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Your Ultimate Guide to the Home Loan Process

Updated: May 28, 2023


 

So, you’re thinking about buying a home – woohoo, go you!


How are you feeling about it, really?


From my Mortgage Broker work, most aspiring home buyers are in one of three camps:

  1. Super excited, determined, and ready to go – they can’t wait to jump in!

  2. Anxious and overwhelmed – they’re nervous about what’s ahead, or

  3. A bit of both - eager and daunted all in one.

With news about the state of the housing market and all the finance jargon that’s out there, it’s normal to feel like you’re on an emotional rollercoaster when it comes to buying a property. Emotions tend to go into overdrive when money, debt, and big price tags are involved.


Then throw in variables like inflation, shifting house prices, the changing lending landscape, differing bank policies, loan products and features, interest rates, deadlines, competition, advice from friends and family… things get super confusing and complicated, fast – which doesn’t make for a fun rollercoaster, at all!


One thing I’ve found that helps reduce home buying stress is knowing what’s next – what to expect, prepare, plan for, and avoid goes a long way in calming those nerves.


So, to save you hours of researching and information overload, I’ve put together this ultimate guide to the home loan process. It covers the 7 Stages of the home loan journey and will give you a roadmap to follow; helping to limit any nasty loop-the-loops or giant rollercoaster drops!


The 7 Stages of the Home Loan Process are...


1. Qualifying

Before you apply for any home loan, you want to be confident that you’ll meet the lenders criteria and be eligible for approval.

This is where a Mortgage Broker comes in handy – a great broker can save you from hours of internet browsing! Even better, they can identify your home loan eligibility in around 10 – 15 minutes. Determining this involves them asking you a bunch of questions to get an idea of your income, expenses, savings, assets, liabilities, identification, and credit history. With this info on hand, they can tell you if you’re eligible for a home loan, what your borrowing power is, and what’s a realistic purchase price range – taking into consideration what savings you have available to put towards a deposit and purchase costs.

If you don’t currently qualify for a home loan, no sweat. Ask the broker what you need to do to put yourself in a position to qualify later, and they’ll tell you. When you are eligible, they can compare lenders and loan products for you and make a recommendation that's most suitable for your needs.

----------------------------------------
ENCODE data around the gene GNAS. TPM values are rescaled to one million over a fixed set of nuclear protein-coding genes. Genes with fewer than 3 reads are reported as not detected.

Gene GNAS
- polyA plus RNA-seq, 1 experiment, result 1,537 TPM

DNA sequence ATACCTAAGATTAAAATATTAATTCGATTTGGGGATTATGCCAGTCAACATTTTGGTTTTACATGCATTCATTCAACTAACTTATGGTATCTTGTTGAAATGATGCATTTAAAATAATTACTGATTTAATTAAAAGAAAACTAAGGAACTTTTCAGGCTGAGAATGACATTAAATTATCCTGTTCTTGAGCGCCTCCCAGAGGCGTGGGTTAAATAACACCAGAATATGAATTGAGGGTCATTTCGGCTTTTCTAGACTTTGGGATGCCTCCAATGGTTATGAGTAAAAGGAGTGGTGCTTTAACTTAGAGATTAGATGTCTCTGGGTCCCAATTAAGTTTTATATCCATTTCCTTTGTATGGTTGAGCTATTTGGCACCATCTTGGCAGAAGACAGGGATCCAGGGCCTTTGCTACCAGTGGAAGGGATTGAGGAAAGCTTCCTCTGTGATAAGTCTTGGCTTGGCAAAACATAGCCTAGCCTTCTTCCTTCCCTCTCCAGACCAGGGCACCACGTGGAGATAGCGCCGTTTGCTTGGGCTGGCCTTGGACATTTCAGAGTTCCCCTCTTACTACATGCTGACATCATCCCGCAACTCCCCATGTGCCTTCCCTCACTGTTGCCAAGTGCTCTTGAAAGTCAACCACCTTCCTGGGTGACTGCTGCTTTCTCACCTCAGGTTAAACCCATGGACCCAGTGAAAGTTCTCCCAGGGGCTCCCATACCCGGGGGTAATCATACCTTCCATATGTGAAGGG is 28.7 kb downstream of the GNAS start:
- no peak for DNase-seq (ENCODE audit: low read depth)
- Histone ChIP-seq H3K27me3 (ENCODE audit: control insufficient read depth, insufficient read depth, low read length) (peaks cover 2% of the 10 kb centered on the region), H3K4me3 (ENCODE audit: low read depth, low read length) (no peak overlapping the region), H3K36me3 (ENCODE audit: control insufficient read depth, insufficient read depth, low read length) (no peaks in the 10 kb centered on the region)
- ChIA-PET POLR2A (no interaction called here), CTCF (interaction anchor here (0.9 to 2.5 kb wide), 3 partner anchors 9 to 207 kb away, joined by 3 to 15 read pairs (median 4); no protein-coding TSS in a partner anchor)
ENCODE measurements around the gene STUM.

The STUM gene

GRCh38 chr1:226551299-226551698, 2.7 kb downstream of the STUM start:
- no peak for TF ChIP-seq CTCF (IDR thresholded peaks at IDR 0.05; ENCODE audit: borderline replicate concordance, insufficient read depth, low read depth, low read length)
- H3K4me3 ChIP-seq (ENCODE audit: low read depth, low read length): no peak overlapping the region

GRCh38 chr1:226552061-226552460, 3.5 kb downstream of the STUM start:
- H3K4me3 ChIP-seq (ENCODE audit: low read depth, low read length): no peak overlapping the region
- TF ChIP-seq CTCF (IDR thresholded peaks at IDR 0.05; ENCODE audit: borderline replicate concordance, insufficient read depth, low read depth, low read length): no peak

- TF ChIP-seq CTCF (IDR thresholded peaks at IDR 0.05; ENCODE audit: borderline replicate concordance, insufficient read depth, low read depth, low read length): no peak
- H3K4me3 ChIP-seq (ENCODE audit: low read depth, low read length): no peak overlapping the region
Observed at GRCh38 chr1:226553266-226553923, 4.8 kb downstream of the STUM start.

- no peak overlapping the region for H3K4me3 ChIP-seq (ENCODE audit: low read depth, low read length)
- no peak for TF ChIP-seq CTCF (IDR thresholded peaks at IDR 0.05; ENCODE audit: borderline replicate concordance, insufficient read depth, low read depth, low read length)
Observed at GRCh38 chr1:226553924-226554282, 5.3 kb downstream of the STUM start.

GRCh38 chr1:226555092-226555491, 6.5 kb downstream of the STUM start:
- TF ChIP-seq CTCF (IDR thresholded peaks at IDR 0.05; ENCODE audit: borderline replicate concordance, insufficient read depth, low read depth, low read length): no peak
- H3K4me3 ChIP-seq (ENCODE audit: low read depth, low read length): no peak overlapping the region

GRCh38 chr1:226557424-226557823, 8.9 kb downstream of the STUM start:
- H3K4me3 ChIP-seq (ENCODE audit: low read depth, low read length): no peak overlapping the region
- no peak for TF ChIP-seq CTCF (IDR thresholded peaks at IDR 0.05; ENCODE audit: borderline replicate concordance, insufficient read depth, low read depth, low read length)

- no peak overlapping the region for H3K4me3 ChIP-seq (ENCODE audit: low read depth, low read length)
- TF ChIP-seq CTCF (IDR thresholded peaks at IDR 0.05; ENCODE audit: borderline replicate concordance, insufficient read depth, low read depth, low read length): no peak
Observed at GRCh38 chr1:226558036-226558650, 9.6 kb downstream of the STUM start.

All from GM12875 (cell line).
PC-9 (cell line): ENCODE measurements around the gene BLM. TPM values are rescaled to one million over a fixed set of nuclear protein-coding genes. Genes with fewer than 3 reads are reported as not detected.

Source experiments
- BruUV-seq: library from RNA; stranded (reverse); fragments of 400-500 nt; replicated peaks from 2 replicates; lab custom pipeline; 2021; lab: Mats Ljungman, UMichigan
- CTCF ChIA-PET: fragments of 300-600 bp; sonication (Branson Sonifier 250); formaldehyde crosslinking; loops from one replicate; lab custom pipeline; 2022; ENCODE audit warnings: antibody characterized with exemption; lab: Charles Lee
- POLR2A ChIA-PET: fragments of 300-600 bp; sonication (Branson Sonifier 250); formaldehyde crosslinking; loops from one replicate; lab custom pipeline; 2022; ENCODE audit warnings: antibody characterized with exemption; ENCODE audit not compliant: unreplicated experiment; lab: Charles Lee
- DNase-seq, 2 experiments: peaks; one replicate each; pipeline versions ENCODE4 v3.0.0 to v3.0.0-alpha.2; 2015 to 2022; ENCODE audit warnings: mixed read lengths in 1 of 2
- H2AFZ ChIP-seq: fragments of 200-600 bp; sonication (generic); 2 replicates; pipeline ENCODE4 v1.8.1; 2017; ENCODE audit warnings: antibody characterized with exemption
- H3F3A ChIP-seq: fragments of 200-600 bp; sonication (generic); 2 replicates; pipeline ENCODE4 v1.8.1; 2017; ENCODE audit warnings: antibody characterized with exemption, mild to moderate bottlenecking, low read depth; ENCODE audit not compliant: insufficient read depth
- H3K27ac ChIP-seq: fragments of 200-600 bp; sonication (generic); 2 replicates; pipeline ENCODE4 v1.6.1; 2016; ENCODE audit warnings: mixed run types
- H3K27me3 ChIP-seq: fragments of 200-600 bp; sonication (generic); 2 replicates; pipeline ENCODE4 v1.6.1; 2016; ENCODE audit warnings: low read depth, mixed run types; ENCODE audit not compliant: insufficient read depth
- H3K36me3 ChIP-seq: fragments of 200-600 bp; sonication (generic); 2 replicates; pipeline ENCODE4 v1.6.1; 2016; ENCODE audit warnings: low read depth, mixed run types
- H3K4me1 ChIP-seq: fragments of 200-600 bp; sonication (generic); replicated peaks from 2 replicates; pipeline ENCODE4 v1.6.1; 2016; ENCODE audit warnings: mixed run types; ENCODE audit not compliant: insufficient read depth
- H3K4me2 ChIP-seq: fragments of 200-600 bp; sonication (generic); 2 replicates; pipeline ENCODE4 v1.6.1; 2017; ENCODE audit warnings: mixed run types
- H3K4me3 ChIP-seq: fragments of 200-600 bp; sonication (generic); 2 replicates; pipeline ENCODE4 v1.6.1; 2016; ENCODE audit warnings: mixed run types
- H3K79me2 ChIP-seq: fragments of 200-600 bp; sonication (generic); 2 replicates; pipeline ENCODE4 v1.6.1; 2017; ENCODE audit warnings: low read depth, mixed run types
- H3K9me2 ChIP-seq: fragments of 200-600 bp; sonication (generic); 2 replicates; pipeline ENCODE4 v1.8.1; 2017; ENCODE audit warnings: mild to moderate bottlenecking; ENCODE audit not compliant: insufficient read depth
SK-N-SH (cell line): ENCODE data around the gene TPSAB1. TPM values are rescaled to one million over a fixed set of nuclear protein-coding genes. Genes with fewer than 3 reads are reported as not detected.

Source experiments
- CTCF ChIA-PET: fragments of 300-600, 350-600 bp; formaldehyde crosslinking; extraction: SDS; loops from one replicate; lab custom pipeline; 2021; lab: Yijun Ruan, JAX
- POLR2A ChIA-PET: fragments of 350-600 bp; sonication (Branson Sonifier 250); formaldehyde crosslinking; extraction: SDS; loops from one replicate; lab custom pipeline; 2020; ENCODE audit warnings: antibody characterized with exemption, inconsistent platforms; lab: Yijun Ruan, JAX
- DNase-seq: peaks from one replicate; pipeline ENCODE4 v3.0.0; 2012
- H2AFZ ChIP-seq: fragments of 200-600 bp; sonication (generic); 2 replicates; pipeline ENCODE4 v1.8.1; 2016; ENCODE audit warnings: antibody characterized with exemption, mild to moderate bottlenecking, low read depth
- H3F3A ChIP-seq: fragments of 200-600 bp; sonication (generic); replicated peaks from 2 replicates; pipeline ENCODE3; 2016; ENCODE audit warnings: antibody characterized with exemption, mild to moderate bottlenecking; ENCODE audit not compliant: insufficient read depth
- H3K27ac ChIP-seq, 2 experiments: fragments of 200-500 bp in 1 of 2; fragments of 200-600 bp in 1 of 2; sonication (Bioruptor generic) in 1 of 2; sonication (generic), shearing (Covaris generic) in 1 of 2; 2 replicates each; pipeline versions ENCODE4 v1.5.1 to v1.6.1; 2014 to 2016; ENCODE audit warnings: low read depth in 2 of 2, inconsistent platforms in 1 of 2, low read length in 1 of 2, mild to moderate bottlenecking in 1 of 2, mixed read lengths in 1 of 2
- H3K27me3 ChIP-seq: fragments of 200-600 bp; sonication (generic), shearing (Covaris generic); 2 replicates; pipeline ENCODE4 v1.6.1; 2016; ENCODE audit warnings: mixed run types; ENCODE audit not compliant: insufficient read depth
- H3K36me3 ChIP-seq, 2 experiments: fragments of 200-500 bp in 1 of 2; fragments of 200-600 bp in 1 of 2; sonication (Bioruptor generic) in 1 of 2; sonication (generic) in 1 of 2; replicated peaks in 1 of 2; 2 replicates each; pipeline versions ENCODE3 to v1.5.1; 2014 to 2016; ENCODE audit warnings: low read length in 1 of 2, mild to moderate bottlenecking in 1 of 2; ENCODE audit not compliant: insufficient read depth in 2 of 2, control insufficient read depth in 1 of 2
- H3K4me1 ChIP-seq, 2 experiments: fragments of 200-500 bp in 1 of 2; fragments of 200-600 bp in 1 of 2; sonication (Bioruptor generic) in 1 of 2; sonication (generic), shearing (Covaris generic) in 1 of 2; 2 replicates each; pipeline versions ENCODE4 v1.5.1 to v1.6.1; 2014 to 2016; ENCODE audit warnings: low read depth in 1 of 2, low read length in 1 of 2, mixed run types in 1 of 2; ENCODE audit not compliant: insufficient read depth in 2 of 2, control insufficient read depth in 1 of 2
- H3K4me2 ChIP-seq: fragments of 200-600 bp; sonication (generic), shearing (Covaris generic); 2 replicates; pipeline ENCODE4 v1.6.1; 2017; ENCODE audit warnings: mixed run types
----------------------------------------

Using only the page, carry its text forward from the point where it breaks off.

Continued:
TIP 1: Avoid submitting multiple home loan applications to different lenders – you’ll start to rack up unnecessary hits on your credit file (and you don’t want that)! Always check your eligibility first (read How To Get and Protect Your Credit File for more info on why).


2. Loan Application Submission Once you meet lender eligibility criteria and have determined the best lender and loan product option for your needs, your loan application is submitted. In preparation for this stage, you’ll need to collect and provide all the relevant documents required to accompany your loan application.


Quick heads up - the list of supporting docs required for a home loan application is extensive and might leave you thinking “that’s a bit extra! Is ALL this necessary?”


That’s a normal thought, and unfortunately yes, that paperwork is required.


In the bank’s defence, you’re likely asking them to loan you a ton of money. So, when you look at it that way, it’s understandable that a lender wants to check all the documentation – to dot I’s and cross T’s. They need to make sure they’re lending money to folks who’ll repay it.


They’re also heavily regulated and need to ensure they’re being responsible in how much they lend out to you too (hence ALL the paperwork!) So to avoid unpleasant paperwork towers, you can start to compile your paperwork slowly now.


TIP 2: create a filing system and start collating important documents now so you're not scrambling to find it all later

3. Conditional Approval After your application is submitted, one of three things can happen...

  1. your application is automatically conditionally approved after passing the lenders electronic credit scoring algorithm

  2. your application is referred to a credit assessor for full assessment. If it passes this manual assessment stage, you’ll be issued with a Conditional Approval (A.K.A. a Pre-Approval). This means that your loan application has been approved, subject to satisfying conditions. These conditions often include finding a property that is a satisfactory security to the lender, a full valuation being completed to confirm its value, any updated paperwork being provided, credit assessor questions being answered, and a final assessment being undertaken. Depending on your lender, a pre-approval can be valid for anywhere from 3 to 6 months, which gives you time to get busy house hunting.